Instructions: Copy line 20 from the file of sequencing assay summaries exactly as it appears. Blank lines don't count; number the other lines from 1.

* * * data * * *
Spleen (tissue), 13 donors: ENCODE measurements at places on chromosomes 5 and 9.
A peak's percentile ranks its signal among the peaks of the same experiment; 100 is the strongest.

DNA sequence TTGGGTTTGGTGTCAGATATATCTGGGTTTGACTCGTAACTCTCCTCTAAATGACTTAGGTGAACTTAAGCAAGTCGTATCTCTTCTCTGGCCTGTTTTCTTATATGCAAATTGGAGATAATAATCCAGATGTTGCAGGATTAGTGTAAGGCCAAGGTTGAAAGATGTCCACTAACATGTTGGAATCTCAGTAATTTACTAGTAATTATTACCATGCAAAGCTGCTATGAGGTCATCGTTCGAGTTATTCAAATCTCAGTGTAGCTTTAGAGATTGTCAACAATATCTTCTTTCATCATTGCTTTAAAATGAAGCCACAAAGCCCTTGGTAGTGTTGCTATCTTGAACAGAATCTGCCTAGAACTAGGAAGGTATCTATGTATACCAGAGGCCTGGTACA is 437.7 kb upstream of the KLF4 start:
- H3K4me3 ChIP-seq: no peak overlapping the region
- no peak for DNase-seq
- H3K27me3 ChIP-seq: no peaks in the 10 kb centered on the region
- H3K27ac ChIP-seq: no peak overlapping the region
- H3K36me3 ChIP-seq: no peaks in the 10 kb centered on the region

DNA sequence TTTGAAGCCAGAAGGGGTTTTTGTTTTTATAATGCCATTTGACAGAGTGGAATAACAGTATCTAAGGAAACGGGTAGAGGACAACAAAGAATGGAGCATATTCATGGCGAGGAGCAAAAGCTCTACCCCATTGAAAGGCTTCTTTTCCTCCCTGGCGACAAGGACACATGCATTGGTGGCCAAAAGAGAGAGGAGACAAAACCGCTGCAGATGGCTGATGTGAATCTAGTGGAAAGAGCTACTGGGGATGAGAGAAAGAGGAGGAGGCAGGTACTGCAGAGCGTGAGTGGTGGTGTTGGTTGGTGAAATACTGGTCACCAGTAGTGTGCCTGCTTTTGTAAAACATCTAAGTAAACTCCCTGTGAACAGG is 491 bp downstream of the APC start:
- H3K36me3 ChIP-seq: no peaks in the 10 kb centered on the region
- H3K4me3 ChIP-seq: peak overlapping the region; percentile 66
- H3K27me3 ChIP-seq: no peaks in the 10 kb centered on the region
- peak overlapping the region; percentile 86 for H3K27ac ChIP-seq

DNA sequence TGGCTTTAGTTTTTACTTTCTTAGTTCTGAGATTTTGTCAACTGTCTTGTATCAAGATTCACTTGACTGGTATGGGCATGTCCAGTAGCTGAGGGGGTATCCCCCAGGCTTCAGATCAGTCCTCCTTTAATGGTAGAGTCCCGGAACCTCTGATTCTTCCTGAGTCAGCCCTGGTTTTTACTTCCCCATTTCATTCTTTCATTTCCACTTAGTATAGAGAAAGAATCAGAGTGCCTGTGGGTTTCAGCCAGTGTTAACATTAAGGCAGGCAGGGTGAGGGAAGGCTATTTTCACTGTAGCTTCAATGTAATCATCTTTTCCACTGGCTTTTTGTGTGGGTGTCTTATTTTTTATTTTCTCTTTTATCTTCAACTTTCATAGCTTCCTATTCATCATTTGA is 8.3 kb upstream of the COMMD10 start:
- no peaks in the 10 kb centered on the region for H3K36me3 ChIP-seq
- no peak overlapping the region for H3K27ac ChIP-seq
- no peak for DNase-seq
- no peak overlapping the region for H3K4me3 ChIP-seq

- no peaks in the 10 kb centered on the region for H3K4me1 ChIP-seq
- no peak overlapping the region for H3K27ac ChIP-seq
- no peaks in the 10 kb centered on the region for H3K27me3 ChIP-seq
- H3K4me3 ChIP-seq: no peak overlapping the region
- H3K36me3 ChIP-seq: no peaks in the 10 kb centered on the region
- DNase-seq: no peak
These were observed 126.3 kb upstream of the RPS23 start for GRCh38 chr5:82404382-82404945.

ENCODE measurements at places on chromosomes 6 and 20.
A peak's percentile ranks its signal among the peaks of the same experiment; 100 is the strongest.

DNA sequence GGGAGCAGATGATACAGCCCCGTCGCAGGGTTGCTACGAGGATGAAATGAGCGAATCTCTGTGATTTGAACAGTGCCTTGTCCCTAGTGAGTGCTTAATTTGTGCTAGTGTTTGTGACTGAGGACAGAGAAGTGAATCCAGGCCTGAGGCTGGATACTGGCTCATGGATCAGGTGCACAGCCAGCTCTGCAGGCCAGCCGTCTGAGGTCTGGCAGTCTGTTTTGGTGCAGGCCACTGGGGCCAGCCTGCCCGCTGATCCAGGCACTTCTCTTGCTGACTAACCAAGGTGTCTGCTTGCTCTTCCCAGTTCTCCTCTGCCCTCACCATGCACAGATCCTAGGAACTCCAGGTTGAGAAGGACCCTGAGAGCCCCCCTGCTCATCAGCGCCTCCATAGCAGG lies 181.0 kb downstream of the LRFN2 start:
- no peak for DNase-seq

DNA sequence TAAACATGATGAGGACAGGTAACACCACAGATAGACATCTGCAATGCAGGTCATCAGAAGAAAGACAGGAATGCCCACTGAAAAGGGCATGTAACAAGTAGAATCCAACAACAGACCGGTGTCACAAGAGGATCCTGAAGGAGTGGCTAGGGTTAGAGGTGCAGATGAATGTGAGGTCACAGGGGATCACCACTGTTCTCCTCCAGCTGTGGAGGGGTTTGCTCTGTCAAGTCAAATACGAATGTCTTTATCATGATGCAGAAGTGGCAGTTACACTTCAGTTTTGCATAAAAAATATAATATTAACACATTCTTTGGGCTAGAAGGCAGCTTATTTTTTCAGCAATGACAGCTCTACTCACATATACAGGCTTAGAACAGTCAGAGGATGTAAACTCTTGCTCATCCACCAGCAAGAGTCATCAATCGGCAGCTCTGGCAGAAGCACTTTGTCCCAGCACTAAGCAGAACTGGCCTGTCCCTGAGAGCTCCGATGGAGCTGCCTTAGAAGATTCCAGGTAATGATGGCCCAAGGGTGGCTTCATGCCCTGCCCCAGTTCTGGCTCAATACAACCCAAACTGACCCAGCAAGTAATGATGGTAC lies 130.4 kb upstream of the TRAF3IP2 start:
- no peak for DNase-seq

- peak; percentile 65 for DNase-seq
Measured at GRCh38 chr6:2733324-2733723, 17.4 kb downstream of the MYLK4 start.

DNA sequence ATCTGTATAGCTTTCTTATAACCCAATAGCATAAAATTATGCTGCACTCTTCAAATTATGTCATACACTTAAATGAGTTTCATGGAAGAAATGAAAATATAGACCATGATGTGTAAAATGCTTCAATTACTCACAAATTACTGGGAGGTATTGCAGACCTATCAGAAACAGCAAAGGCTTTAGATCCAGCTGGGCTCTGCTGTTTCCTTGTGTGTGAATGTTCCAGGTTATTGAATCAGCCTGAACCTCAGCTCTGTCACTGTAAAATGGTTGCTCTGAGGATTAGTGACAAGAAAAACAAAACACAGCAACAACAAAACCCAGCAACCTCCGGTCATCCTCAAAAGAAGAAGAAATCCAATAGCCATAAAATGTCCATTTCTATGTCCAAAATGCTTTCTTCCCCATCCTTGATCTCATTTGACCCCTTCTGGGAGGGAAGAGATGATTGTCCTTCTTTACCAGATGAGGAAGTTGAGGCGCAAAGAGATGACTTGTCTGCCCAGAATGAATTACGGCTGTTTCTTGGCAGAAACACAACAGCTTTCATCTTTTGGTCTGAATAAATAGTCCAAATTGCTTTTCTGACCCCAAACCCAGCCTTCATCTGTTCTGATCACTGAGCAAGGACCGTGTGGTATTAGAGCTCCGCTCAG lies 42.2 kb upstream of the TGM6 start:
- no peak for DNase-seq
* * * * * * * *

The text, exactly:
- no peak overlapping the region for H3K27ac ChIP-seq